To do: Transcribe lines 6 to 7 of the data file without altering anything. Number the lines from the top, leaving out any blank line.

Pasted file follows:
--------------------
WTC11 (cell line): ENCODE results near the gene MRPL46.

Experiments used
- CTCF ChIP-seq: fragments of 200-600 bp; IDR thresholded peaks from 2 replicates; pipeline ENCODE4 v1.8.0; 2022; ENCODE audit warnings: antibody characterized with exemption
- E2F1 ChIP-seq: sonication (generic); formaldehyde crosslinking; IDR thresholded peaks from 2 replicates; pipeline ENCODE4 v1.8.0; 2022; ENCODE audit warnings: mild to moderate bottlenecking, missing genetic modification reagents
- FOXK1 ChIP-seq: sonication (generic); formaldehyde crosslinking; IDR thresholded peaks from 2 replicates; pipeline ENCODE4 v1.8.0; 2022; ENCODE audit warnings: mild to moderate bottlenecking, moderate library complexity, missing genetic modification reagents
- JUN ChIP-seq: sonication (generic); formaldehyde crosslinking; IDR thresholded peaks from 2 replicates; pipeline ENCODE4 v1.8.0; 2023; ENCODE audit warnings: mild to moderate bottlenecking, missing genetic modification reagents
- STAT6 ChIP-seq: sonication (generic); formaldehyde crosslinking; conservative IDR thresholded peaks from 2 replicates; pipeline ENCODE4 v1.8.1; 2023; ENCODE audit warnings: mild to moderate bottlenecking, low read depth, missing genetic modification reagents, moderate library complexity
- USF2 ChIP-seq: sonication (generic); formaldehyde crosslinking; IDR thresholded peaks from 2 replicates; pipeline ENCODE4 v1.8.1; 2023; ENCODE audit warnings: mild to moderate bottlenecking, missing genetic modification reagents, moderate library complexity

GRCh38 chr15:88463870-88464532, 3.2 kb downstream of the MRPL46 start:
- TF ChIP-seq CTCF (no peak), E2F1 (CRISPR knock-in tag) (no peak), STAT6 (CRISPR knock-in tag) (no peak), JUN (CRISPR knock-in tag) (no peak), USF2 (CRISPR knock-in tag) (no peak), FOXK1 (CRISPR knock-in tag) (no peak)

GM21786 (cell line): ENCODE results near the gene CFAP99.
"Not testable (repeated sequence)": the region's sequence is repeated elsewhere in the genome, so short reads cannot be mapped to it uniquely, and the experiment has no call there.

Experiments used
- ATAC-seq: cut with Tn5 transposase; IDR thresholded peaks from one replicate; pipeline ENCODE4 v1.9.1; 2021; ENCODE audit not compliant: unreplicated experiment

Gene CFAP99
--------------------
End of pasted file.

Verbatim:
- JUN ChIP-seq: sonication (generic); formaldehyde crosslinking; IDR thresholded peaks from 2 replicates; pipeline ENCODE4 v1.8.0; 2023; ENCODE audit warnings: mild to moderate bottlenecking, missing genetic modification reagents
- STAT6 ChIP-seq: sonication (generic); formaldehyde crosslinking; conservative IDR thresholded peaks from 2 replicates; pipeline ENCODE4 v1.8.1; 2023; ENCODE audit warnings: mild to moderate bottlenecking, low read depth, missing genetic modification reagents, moderate library complexity